History of Beading
By Tracy Stillman
For almost 40,000 years, human beings have adorned themselves with countless forms of beads, for just as many reasons. Primitive
man used beads as protection from evil and for other spiritual rites, as did the Egyptians. Roman’s used them as decorations and sometimes as a
form of currency, while modern man concentrated on their aesthetic value. Even today, Rosary, Worry (or Kompoloi) and Ottoman Tespih beads play
an important part in religious rituals. Indeed, beading is not only a universal art form but one that has crisscrossed every continent and been
influenced by almost every culture on Earth.
Some of the earliest beads were produced using animal bones, threaded with natural forming vines. While to us it sounds rather ghoulish, it is
believed early man wore animal bones in the hope that the souls of the animals would protect them from evil. Any hollow bone that could be
threaded with vine or fiber was used and once man developed tools capable of creating a hole in a particular item, almost anything could be
turned into a bead.
Native tribes often used seeds or plant pods, such as nut shells, while others learned to make clay beads and decorated them with crude
paints. Much later, the advent of glass forever changed our outlook on beading. Such was the popularity of glass, that the Egyptians,
Mesopotamians and later the Hebrews, Romans and sub-continental Indians, all manufactured beads and lent their individual cultural influences to
While the Egyptians are often credited with creating the first glass beads, the actual root of that honor is ambiguous. Still, the Egyptians
made not only bead manufacturing into an art form but left a profound legacy to jewelry making. Today their ancient beaded treasures are some of
the most admired and beautiful in existence.
They also discovered the processes used to make colored glass beads and created intricate, colorful designs, often combining these with beads
made from precious and semi-precious gemstones and rare elements such as silver and gold. Such was the demand for beautiful beads that they
became an important economic component exported widely across the ancient world.
Certainly, beads in ancient Egypt were inextricably tied to spirituality. Different colored beads signified certain states of mind, one’s
status in society or represented celestial idols. Depending on the form of an item and what materials the beads were constructed from, ancient
individuals believed that the beads ensured them anything from a place in the next world, to health and happiness.
During Roman times, beads were traded across the Empire and even as far away as Indonesia. The Romans used beads to make one of the world’s
first calculators, the abacus, and like their Egyptian counterparts, these patricians sought out the most precious beads, such as pearls, to
decorate themselves, hoping the revered goddess Isis would watch over them.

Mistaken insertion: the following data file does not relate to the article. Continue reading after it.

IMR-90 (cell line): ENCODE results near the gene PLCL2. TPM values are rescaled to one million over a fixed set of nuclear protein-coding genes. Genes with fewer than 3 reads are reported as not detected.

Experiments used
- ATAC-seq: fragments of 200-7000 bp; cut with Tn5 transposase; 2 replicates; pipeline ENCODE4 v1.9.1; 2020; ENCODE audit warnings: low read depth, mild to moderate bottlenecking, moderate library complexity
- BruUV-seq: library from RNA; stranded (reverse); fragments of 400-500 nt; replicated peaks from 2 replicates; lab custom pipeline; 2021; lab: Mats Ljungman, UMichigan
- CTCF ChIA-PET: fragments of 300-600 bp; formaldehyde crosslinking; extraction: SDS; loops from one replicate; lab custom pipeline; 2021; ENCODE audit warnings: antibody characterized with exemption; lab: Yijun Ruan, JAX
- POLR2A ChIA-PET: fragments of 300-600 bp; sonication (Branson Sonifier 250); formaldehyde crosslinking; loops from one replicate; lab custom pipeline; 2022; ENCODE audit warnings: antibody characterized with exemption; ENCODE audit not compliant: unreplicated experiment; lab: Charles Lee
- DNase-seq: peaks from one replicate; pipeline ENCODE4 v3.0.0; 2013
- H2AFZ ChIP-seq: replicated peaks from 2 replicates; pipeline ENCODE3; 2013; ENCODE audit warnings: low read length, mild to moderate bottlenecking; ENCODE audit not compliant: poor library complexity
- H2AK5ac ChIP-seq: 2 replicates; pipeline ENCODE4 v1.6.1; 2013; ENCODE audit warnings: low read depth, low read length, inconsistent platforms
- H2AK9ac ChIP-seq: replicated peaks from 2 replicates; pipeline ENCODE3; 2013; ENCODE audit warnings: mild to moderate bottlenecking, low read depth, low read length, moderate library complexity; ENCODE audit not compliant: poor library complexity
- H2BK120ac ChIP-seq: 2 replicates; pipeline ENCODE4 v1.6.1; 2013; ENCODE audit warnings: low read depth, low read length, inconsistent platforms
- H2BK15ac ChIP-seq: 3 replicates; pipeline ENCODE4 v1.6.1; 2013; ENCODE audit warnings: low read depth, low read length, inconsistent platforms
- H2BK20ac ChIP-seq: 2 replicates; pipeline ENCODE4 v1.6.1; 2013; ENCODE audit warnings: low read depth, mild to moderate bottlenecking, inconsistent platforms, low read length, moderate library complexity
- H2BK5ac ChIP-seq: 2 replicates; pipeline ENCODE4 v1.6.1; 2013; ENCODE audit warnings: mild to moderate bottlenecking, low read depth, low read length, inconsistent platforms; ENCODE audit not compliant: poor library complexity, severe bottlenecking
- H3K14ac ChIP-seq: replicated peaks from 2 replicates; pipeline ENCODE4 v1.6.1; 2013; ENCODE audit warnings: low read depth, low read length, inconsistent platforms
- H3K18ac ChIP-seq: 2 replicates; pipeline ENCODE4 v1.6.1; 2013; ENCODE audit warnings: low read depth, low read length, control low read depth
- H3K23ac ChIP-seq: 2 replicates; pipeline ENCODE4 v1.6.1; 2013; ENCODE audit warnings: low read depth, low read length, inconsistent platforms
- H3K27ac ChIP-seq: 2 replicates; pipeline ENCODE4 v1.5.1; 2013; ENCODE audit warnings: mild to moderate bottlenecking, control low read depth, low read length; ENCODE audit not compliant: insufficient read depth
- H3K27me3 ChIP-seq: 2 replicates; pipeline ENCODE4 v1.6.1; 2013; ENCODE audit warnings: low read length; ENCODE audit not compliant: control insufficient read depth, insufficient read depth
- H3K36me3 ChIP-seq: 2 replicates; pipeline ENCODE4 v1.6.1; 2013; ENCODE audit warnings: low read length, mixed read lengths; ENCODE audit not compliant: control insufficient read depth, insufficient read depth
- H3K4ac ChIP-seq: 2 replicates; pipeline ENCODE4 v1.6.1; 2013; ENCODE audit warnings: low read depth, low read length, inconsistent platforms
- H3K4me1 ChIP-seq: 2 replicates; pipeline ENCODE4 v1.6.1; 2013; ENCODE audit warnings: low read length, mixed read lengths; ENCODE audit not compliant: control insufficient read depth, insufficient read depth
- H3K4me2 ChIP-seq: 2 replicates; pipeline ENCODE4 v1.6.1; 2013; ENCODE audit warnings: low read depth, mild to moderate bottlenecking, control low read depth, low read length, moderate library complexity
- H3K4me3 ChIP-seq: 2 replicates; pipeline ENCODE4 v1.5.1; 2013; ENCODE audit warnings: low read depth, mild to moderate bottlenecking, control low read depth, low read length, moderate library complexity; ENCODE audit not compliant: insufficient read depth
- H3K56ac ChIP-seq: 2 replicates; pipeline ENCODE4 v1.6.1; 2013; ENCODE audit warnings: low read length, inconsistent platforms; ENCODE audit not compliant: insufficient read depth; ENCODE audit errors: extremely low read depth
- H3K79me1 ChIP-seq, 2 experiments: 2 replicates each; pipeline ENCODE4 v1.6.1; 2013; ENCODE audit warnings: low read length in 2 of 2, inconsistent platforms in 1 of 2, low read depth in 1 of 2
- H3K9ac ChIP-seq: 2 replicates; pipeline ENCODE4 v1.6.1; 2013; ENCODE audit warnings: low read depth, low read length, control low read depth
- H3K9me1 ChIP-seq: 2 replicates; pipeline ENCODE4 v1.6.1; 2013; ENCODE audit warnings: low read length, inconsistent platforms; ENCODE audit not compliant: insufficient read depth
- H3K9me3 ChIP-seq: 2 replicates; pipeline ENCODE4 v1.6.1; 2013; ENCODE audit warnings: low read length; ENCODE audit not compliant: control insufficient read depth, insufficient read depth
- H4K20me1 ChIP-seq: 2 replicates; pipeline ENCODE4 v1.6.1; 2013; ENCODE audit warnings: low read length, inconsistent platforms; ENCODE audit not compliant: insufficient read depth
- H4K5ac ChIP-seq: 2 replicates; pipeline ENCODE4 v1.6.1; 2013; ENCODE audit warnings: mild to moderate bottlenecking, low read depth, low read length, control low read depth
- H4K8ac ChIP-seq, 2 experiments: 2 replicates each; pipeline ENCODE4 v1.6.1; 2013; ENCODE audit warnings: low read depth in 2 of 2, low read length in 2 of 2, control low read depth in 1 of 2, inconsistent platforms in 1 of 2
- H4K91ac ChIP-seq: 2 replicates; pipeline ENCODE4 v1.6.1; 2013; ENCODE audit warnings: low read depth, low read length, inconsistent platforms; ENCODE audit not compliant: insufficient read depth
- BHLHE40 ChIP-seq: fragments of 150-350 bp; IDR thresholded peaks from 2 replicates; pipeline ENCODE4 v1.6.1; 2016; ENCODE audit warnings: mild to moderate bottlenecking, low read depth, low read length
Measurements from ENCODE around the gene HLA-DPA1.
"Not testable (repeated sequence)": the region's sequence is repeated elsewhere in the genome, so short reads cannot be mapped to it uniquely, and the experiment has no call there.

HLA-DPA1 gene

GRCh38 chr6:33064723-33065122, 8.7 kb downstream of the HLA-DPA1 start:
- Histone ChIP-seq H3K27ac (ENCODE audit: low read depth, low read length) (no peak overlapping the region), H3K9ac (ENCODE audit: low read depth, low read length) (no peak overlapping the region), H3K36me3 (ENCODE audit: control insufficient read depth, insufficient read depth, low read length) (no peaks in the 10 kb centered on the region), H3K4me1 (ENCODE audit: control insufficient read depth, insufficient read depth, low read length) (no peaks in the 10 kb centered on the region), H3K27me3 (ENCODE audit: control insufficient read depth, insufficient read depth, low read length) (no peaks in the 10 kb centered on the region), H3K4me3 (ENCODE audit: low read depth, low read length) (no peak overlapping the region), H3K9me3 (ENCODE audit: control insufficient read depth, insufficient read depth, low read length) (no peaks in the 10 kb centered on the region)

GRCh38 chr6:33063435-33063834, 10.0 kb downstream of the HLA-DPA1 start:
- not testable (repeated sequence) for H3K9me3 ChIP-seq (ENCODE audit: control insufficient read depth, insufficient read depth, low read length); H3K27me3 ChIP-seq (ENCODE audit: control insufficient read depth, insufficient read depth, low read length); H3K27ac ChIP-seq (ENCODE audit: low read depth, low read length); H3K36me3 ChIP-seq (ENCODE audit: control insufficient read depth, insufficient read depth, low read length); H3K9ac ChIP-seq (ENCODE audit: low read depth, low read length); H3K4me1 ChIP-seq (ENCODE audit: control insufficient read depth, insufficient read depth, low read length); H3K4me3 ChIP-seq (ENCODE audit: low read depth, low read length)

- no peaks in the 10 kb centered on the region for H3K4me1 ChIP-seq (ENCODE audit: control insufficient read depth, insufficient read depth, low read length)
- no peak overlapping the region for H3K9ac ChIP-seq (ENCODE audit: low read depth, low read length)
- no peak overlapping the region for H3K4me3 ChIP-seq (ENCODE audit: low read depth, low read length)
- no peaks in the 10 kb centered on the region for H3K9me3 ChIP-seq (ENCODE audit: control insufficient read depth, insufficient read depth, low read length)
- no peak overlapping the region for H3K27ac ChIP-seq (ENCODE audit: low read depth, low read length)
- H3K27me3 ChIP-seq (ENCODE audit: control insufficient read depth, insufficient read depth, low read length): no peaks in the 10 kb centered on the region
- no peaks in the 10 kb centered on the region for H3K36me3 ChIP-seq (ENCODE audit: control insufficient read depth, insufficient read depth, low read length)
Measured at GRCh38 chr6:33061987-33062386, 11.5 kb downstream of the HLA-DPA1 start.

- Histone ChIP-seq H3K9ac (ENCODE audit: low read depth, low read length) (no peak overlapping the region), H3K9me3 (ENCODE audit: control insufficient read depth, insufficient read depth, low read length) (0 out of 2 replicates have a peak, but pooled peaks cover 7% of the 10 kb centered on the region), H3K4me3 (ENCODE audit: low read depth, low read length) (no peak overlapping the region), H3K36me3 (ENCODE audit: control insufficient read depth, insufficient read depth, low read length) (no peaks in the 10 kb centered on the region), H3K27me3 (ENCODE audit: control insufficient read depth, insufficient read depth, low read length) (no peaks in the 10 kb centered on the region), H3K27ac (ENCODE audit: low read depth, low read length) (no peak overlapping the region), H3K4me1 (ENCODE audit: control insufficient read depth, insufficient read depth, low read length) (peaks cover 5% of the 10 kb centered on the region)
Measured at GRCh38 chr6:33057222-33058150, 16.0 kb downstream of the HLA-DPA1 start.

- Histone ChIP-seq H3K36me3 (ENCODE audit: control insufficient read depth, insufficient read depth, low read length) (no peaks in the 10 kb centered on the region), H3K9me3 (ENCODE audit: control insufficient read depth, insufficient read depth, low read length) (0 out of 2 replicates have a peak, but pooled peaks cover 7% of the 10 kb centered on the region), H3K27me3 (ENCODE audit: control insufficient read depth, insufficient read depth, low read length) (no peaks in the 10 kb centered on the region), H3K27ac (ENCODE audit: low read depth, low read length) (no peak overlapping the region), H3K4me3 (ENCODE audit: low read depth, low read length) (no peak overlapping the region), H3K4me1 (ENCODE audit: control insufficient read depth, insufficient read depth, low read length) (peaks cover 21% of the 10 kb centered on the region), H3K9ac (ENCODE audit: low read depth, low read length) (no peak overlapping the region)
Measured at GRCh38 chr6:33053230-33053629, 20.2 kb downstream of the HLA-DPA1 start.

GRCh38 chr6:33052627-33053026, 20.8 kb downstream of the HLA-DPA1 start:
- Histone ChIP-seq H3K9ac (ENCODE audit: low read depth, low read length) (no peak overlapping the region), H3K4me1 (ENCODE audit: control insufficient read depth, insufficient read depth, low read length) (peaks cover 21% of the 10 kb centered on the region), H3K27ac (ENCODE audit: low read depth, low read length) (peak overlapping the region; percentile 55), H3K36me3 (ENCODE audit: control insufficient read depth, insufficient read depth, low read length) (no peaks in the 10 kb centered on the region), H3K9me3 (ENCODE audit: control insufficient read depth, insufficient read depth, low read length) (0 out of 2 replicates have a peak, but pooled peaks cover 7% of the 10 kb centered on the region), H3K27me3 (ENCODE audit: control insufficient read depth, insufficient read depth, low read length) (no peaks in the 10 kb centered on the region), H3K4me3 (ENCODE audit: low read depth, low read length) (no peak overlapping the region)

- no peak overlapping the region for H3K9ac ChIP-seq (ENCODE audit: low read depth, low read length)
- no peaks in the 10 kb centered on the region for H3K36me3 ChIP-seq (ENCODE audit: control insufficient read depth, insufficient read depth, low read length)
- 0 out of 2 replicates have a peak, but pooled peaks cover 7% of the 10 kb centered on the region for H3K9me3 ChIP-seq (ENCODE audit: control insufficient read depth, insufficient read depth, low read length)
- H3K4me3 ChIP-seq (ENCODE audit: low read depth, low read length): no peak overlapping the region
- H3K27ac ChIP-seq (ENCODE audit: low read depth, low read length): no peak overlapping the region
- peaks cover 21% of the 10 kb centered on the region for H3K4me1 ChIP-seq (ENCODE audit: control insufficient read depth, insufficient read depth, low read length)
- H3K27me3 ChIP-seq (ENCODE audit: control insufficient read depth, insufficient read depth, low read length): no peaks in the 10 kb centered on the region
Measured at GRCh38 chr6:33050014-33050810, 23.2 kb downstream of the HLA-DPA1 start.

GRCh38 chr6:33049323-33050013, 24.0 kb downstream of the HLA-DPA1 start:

Even the fashion conscious marauders of the north, the Vikings, fancied themselves as bead artisans. What they lacked in manners, they
certainly made up for in design and although their beads were possibly not quite as elaborate as those made by some of their counterparts, the
Vikings’ use of color in glass beads was impressive. This, together with the arrangement of their beads in making amulets, necklaces and
bracelets gives us fine, historic examples of man’s earlier jewelry making - some of which would not be out of place in today’s emporiums.
A beading renaissance occurred a few hundred years after the Vikings when European couturiers of the late 1800’s, caught on to the fact that
beading aristocrats’ gowns and accessories could command not only attention, but quite a bit more money for their efforts! Intricate designs,
some taking months to create, were sewn on everything from dresses to ball slippers. The most magnificent, using precious stones and rare metals,
such as gold, were worn by royalty.
In the early 20th century, beads continued to play an important role in fashion in Western society. Victorians and Edwardians draped
themselves elaborately in beads and embroidered beaded garments. One only has to look at a picture of the late Queen Mary to see that she had
more than a passing interest in wearing beaded garments and strings of baubles – albeit very expensive ones! Even the daring ‘Flappers’ of the
1920’s embraced the use of beads in fashion. They were also the first to enjoy experimenting with the word’s first plastic beads, made from
After the wars and with the true beginning of the plastic revolution, costume jewelry took hold firmly. While beaded fabrics became less
fashionable, the market for plastic beads exploded. Far cheaper to produce and buy than other fashionable beads, they were not only affordable to
more people but able to economically mimic expensive beads, such as those made from turquoise.
Today, many countries around the world produce beads and offer beaders a deliciously broad choice of styles. In fact, while it is possible to
buy historic beads and beaded jewelry online, beaders also have the freedom to create items, borrowing from the many cultures which have
contributed to what is the world’s most popular art.
About the Author: Tracy Stillman is a freelance writer and the owner of Not Just Beadz, an online bead
shop which provides quality beads and beading supplies at affordable prices. http://www.notjustbeadz.com
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